Opinion #224 – 01/26/1972 (42-71)
former clients, legal fees, litigation
Overruled, in part, by 567
Topic: Deduction of Legal Fees From Bail of Money
Digest: Whether an attorney may deduct his fees from bail money is a question of law
Code: DR 9-102(B)
1. When a client has deposited bail money in court, and the clerk of the court has returned the money to the attorney, may the attorney, in the absence of agreement with the client deduct his fees before remitting the bail money to the client?2. If bail money is deposited for the client by a third party and returned to the attorney, may the attorney deduct his fees before remitting the bail money to the third party?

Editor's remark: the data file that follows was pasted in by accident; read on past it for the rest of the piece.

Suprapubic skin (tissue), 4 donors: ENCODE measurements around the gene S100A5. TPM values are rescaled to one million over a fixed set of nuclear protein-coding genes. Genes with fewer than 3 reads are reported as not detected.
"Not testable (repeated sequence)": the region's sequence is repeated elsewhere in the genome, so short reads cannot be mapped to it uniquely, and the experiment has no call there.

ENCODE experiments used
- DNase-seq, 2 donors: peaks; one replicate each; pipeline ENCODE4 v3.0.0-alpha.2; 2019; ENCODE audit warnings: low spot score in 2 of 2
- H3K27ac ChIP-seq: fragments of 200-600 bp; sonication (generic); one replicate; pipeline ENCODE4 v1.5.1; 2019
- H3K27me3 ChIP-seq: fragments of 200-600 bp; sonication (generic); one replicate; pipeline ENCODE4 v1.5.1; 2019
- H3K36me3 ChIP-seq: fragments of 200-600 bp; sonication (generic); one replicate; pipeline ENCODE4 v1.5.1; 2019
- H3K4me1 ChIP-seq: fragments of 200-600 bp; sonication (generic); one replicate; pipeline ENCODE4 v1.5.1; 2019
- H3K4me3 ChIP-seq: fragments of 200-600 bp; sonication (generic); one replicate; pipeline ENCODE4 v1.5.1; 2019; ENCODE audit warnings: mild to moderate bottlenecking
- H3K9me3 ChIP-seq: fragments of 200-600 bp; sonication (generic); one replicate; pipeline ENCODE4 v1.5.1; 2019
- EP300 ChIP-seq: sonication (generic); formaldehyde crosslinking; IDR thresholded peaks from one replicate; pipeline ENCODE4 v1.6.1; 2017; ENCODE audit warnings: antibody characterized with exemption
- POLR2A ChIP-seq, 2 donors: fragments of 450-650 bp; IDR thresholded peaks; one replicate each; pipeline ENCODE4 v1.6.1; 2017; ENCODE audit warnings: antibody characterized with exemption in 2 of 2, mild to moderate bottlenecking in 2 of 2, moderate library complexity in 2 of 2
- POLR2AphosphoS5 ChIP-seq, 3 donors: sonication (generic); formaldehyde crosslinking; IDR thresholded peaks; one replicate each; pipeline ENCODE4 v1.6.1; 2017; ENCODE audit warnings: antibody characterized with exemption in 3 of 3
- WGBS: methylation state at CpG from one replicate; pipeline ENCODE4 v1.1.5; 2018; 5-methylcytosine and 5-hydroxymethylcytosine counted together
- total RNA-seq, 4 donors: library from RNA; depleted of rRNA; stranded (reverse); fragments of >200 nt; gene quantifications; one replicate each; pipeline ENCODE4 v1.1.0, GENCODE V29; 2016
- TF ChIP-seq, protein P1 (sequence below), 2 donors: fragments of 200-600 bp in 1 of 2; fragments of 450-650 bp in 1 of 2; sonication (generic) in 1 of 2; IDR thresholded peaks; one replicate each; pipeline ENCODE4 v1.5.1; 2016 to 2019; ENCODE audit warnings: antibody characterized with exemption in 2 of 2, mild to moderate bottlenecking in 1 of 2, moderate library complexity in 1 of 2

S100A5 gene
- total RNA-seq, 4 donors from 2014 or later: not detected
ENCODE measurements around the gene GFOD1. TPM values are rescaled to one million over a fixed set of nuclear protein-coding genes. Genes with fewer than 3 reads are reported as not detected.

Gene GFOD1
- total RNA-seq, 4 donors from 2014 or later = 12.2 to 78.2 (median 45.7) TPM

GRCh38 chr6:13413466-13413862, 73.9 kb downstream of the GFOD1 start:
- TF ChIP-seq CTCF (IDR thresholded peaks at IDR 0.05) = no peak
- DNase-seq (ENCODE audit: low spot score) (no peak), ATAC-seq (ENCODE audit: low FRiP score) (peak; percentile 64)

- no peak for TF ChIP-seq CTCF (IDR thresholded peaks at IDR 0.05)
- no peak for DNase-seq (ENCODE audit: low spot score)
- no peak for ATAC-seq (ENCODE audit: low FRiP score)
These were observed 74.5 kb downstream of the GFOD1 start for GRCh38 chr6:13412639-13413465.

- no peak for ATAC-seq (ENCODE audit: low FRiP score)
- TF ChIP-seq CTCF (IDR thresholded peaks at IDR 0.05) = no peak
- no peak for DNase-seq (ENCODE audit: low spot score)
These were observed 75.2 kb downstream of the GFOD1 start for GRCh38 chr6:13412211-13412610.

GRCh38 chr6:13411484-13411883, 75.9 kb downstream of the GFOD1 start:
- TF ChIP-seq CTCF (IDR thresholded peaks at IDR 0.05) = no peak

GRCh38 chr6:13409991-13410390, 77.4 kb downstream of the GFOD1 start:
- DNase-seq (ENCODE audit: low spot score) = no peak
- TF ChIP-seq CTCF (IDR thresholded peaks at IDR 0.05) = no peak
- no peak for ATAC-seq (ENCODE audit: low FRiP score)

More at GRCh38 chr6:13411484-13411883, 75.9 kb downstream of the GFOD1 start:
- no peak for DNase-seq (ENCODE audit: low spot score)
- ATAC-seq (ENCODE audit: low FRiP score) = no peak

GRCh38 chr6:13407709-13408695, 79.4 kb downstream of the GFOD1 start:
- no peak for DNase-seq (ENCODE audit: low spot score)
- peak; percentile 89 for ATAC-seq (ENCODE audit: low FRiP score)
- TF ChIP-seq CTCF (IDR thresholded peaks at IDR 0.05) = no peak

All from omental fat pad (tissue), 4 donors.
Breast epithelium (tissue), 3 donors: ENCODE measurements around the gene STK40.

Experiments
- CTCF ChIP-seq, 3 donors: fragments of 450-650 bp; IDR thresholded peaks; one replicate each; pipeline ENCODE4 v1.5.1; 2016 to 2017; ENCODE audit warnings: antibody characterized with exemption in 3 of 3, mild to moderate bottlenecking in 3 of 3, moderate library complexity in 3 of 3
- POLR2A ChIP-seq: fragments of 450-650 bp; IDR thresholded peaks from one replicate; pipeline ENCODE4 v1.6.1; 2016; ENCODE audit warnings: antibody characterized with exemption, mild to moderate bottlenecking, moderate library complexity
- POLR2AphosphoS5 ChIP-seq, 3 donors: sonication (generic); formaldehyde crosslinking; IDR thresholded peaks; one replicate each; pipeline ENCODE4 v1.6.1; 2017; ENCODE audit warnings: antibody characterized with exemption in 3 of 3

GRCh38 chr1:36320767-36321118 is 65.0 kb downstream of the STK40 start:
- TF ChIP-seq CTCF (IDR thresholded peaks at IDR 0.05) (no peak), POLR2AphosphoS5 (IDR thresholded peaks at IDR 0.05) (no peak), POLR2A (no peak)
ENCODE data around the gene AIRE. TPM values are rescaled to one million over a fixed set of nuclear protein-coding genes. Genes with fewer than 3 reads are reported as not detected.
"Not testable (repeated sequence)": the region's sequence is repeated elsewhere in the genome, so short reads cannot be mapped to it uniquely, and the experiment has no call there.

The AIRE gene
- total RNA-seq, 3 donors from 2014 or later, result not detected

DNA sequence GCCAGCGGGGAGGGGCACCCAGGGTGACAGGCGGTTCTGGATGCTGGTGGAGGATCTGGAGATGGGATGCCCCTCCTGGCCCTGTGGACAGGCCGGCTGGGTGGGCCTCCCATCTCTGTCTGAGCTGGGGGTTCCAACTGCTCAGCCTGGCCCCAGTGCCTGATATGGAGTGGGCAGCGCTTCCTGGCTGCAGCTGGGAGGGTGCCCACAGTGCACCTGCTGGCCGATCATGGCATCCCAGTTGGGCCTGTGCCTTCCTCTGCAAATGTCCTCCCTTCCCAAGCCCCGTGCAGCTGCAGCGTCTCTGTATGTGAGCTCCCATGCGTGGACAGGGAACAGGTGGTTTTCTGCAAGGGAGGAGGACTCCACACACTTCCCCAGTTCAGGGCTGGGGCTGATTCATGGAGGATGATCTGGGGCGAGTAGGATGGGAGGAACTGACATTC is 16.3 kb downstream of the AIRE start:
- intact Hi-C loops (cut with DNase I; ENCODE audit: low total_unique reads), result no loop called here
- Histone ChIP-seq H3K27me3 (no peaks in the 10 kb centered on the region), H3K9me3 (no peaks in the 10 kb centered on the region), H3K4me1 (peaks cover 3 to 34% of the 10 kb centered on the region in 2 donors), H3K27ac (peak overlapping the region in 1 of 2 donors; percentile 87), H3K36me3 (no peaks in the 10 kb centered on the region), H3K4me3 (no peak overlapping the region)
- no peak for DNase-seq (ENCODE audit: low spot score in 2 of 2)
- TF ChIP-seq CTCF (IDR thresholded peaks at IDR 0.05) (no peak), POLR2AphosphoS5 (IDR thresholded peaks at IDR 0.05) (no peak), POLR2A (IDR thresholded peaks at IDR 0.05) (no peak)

1. The remedies of an attorney in respect to the method of payment of legal fees are a matter of law. ABA 63 (1932); N.Y. City 291 (1933). Whether or not an attorney may deduct the amount of his fee from bail money deposited by his client and if he may, the extent of such right are questions of law upon which the Committee does not pass. If the attorney has no such right, he should after placing the money in his special account, promptly remit the bail money to his client. DR 9-102 (B)(4). If the attorney has such a right but there is a dispute with the client with respect thereto or as to the amount of the fee, the lawyer should promptly advise the client thereof and take prompt steps to secure a judicial determination of the dispute. DR 9-102(B).2. Money advanced by a third party does not belong to the client and the client has no right to it. The attorney can have no greater right than the client, and it would be improper to deduct any fees from this money. Accordingly, in the absence of an agreement with the third party, the lawyer may not retain any portion of the third party’s bail money.